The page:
As you can probably tell from my other posts on this site I advocate utilizing as many sources of energy as possible, but I also try to be realistic and consider environmental and economic factors.
So what does it mean to be green?
– Potential Cumulative Energy Production
Part 2 and 3?
– Land Usage
– Some Thoughts on EROEI (energy returned on energy invested)
In the best case around 260 kWh/ sq ft per year reaches the surface of the earth. (New Mexico)
A large portion of the United States is closer to 211 kWh/ sq ft per year.
The most efficient solar cell that can be purchased in today’s market is about 29% but an average solar cell would convert about 13% the total solar energy it receives to usable power.
Best case .29*260 = 75.4 kWh/ sq ft per year.
What I will call average .13*211 = 27.4 kWh/ sq ft per year. (average based on land not population distribution)
An average US home uses 8,900 kilowatt-hours of electricity each year. (Probably a little high)
Good: 8,900 kWh/y year / 75.4kWh/y = 118.1 sq ft
Average: 8,900 kWh/y year / 27.4kWh/y = 324.8 sq ft
Price per square foot for solar panels ranges between 100 and 300 sq ft installed so $150 seems possible.
Good: $150 * 118.1 sq ft = $17,715
Average: $150 * 324.8 sq ft= $48,720
Most commercial wind turbines range between 2 and 3 MW, and in 2007 it cost $1.2 million to $2.6 million, per MW of nameplate capacity installed.
We still need to factor in efficiency which on commercial systems can range between 20% and 45% (In ND).
Best Case 3000kWh*.45 = 1350kWh ~3.6 million
Average 3000kWh*.25 = 750kWh ~$4.5 million
Good: Annual power production 1350kWh*24*365 = 11826000 kWh/year
Average: Annual power production 750kWh*24*365 = 6570000 kWh/year
30 year lifespan * 11826000 kWh/year = 354,780,000 kWh/ 30 years
30 year lifespan * 6570000 kWh/year = 197,100,000 kWh/ 30 years
There really is no such thing as average when it comes to the cumulative production of an oil well, but most modern oil well in the US will yield somewhere between 200,000 and 2.5 million barrels of oil over their life time. (30-50 years in many cases.) It is also important to note that the payback is front loaded meaning production is very high when a well is brought online and declines over the life of the well. What that really means is that the pay back period is relatively fast.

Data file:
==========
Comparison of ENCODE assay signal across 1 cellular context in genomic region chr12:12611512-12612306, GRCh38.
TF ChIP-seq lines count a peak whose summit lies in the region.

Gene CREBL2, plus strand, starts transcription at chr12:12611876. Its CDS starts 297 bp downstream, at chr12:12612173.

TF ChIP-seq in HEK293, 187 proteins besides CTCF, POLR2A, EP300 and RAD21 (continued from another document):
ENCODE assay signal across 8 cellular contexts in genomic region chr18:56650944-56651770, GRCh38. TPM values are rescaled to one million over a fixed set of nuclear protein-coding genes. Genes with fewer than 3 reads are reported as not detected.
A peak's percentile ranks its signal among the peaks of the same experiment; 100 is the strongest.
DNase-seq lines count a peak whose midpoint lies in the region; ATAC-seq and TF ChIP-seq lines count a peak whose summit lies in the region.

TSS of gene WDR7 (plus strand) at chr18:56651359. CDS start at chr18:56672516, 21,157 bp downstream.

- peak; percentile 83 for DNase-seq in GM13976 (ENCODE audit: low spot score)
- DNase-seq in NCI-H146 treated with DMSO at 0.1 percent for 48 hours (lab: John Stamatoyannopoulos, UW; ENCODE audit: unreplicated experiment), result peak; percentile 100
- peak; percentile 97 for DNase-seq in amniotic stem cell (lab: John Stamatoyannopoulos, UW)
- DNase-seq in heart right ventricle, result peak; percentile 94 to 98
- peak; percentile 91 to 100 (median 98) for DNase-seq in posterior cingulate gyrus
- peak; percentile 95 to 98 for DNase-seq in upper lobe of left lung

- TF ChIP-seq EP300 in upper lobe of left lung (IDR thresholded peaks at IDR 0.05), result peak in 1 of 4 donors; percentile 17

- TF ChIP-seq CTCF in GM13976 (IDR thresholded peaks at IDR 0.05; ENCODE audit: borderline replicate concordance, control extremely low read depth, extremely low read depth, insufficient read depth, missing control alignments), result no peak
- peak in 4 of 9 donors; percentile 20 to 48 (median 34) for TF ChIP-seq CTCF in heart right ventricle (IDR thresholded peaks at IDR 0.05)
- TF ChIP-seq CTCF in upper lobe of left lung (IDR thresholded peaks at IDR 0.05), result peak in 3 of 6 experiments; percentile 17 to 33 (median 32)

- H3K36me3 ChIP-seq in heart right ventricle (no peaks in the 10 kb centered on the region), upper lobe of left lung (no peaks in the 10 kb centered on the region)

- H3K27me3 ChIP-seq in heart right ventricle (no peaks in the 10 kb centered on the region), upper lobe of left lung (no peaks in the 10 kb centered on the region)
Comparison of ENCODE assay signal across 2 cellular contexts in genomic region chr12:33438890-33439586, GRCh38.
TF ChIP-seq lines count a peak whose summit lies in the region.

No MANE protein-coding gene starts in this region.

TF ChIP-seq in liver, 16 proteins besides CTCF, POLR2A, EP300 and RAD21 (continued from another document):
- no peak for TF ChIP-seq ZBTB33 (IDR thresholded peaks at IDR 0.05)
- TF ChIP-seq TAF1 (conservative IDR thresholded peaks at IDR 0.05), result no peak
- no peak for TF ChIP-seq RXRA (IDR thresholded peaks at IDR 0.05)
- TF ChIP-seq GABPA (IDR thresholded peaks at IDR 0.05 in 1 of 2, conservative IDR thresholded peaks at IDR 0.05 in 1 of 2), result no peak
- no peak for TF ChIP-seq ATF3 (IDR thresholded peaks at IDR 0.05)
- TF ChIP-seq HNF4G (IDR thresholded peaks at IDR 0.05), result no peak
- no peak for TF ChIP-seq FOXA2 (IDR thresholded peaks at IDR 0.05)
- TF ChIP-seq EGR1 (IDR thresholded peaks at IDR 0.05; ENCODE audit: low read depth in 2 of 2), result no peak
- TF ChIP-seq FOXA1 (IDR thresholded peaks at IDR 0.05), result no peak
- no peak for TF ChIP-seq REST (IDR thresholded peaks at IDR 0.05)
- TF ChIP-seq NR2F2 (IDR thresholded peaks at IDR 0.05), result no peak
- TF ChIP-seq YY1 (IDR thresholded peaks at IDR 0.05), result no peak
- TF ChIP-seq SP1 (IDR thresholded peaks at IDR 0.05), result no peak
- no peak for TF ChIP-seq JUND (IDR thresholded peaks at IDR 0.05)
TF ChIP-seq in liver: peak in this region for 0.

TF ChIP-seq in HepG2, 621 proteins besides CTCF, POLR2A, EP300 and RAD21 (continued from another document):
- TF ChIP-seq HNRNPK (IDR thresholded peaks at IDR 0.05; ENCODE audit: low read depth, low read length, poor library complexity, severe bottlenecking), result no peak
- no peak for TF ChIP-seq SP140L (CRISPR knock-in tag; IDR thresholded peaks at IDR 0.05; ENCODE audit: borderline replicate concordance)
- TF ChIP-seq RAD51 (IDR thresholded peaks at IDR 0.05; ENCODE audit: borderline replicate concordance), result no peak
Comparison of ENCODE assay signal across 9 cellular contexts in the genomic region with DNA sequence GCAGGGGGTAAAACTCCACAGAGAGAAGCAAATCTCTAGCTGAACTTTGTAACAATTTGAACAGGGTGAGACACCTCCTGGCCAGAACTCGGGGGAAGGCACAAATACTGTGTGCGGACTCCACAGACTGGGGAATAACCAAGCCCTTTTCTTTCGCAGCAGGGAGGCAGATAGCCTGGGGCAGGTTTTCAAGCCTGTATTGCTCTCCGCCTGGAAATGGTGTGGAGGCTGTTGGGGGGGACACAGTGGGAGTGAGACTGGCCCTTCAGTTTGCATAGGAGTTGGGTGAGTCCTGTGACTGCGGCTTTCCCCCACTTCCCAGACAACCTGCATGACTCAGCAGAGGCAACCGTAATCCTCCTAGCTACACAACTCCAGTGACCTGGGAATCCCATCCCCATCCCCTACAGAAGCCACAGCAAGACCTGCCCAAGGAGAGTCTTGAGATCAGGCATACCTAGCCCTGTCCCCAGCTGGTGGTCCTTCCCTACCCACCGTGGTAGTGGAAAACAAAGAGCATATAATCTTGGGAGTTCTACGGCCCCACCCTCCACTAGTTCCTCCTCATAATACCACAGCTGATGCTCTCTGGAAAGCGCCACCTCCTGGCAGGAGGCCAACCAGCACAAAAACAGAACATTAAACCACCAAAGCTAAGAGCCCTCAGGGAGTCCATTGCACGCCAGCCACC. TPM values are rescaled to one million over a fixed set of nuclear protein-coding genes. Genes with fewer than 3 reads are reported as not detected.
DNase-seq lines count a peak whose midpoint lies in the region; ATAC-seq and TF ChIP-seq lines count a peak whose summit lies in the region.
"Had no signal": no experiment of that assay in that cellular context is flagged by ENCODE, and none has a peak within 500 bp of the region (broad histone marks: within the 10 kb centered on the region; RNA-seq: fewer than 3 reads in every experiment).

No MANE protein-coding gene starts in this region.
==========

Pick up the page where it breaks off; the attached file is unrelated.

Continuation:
Barrel of oil equivalent (boe) = approx. 6.1 GJ (5.8 million Btu), equivalent to 1,700 kWh. “Petroleum barrel” is a liquid measure equal to 42 U.S. gallons (35 Imperial gallons or 159 liters); about 7.2 barrels oil are equivalent to one tonne of oil (metric) = 42-45 GJ.
Good well 1700kWh * 2,000,000 barrels = 3,400,000,000 kWh
Bad well 1700kWh * 200,000 barrels = 340,000,000 kWh
The previous calculation got me accused of trying to skew the results, but realistically it is difficult to find efficiency values for how much energy is actually usable from a barrel of oil. The reason I originaly did not factor efficiency on oil is because the energy does exist and is stored in a barrel of oil even if it is not properly used. Efficiency was factored into solar and wind energy because energy is not tangible if it is not created and therefor it is necessary to factor it in.
With the last statement said we all know that energy from oil is used poorly in most cases so it is safe to assume efficiency factors that range between 20 and 60%.
.6 * 3,400,000,000 kWh = 2,040,000,000 kWh
.6 * 340,000,000 kWh = 20,400,000 kWh
.2 * 3,400,000,000 kWh = 680,000,000 kWh
.2 * 340,000,000 kWh = 68,000,000 kWh
Just to make sure solar cells don’t feel left out we will say that oil wells and wind towers have about a one acre footprint 43560 sq ft (more like .25 acre) . Which will cost you… $100(bulk rate) * 43560*= $4,356,000. So now our cost for each energy source is between 4 and 5 million US dollars. This is how it shakes out.
Average: 43560 sq ft* 27.4kWh/y *30 years = 35,806,320 kWh/ 30 years
Good: 43560 sq ft* 75.4kWh/y *30 years = 98,532,720 kWh/ 30 years
The most important detail that is not depicted in this chart is that the payback time for petroleum based power sources is rapid because petroleum production is typically high soon after a well is brought online. Over time petroleum production declines, but the company has already made all of the input cost back and moved on to drill more wells. Solar and wind return energy consistently but slowly which makes it difficult to rapidly grow. Growth in wind production has to be based on some forum of credit and long term planning which isn’t something that makes share holders happy (the same is somewhat true for tax subsidies too). The input cost and energy requirements that go into producing oil is very high and the efficiency is low, but none of that seems to matter as long as the payback period is short.
Energy Conversions: http://bioenergy.ornl.gov/papers/misc/energy_conv.html
Solar and Wind estimates: http://www.npr.org/templates/story/story.php?storyId=110997398
Solar Efficiency: http://sroeco.com/solar/most-efficient-solar-panels
Wind power pricing and rating: http://www.windustry.org/how-much-do-wind-turbines-cost